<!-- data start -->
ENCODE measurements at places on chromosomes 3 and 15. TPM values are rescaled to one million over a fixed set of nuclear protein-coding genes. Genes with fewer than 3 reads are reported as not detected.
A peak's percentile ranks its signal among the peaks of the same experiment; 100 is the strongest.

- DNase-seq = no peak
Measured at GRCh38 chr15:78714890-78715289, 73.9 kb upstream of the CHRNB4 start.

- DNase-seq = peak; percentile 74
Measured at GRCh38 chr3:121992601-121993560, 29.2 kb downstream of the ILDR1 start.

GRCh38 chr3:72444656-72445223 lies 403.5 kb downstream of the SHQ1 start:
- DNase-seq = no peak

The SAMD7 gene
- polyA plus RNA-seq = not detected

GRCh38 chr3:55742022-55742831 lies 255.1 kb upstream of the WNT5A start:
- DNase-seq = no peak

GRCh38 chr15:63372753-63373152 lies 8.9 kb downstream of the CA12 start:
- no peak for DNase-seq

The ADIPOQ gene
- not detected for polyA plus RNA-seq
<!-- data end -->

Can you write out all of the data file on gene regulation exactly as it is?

ENCODE measurements at places on chromosomes 3 and 15. TPM values are rescaled to one million over a fixed set of nuclear protein-coding genes. Genes with fewer than 3 reads are reported as not detected.
A peak's percentile ranks its signal among the peaks of the same experiment; 100 is the strongest.

- DNase-seq = no peak
Measured at GRCh38 chr15:78714890-78715289, 73.9 kb upstream of the CHRNB4 start.

- DNase-seq = peak; percentile 74
Measured at GRCh38 chr3:121992601-121993560, 29.2 kb downstream of the ILDR1 start.

GRCh38 chr3:72444656-72445223 lies 403.5 kb downstream of the SHQ1 start:
- DNase-seq = no peak

The SAMD7 gene
- polyA plus RNA-seq = not detected

GRCh38 chr3:55742022-55742831 lies 255.1 kb upstream of the WNT5A start:
- DNase-seq = no peak

GRCh38 chr15:63372753-63373152 lies 8.9 kb downstream of the CA12 start:
- no peak for DNase-seq

The ADIPOQ gene
- not detected for polyA plus RNA-seq